Cash is Still King and How to Improve Cash Flow in your Business

Posted: 7th Oct
Pricing tips

Cash is the lifeblood of every business.

Without it, you cannot trade, buy goods, pay staff and so on. It is so often overlooked as you, as a business owner, are pulled from pillar to post on a variety of other pressing issues. Staff, sales, marketing, recruitment and so on, all take up so much time that cash is often pushed down the list of things to manage.

Another common misconception is the fact that if you are making a profit there must be cash in the bank as a result. Well, not always. Cash can be tied up in stock, debtors, work in progress and so on. Until the full sales cycle has been completed then the cash won’t be in the bank. If you are a growing company, cash is even more vital, as more of it will be needed to fund the growth.

So what can you do to improve the flow of cash into your business?

Firstly, have a look at the sticking points to see where your cash gets held up. These typically are:

  • Debtor Timings. Is there a way you can reduce the amount of credit you give customers? The less credit you give, the quicker the cash comes in. Set out your terms at the start of the relationship and ensure your customers stick to them. Make sure you have adequate debt collection procedures in place and chase the laggards!
  • Stock Holding. A lot of cash can be tied up in stock. Keep stock levels as low as possible and ensure there are adequate stock control procedures in place to ensure that you keep just what you need in stock at any one time.
  • Supplier payment terms. Try and get extended supplier payment terms which means that you don’t have to pay your suppliers until closer to the time you get paid yourself. This leaves more cash in the business to do other things with.
  • Production Efficiencies. Is there a way you can reduce the time it takes to produce your product or service for the customer? If you can, it enables you to get that sales invoice raised sooner and therefore, get paid quicker.

Other things you may want to consider:

  • Set credit limits for customers and don’t let them build up too much credit. Does your system allow for alerts to be set up so that you are told when invoices are overdue or when they have exceeded their credit limit?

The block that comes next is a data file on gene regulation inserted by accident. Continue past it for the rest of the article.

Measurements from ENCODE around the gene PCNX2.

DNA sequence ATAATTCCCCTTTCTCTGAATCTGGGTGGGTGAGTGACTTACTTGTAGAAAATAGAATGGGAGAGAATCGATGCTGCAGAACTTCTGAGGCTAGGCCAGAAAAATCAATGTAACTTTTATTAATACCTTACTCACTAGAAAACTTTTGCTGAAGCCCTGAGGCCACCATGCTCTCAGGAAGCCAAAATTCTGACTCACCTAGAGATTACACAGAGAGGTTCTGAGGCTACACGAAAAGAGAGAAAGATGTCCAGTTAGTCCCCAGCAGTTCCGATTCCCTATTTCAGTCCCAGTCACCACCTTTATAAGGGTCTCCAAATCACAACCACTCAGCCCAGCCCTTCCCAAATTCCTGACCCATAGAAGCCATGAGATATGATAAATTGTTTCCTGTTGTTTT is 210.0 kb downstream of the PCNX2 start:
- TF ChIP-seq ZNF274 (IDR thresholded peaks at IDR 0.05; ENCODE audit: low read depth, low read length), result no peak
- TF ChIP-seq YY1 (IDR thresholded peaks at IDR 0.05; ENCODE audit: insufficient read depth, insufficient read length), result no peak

• Look at credit insurance but this can be expensive. You don’t have to insure all your debts and may only want to look at insuring major ones to keep the cost down.
  • Make it as easy as possible for your customers to pay you. Accept payment in any way possible which includes credit cards. There is no reason not to accept cards these days as the cost can be cheaper than you think. Look at accepting direct debits through companies such as Go Cardless if your business model features monthly subscriptions or payments. The easier you make it the quicker you will get paid.
  • Do a cash flow forecast. Every business should have one! This will tell you when any problem may arise in the future and give you time to manage the issue. Try and prepare one for the next 12 months but if you can’t project ahead for that amount of time, look at doing one for at least 6 months. If you are looking to increase an overdraft or take on some funding, this will be an important part of the package required by the lender. It is good practice to have one of these.

We have touched on a number of issues above, and we can certainly help you in managing your cash. There is an awful lot more that is available out there, so please feel free to give us a call to see how we can help.

For more information, hear from Steven Glicher discuss Cash is King in this short video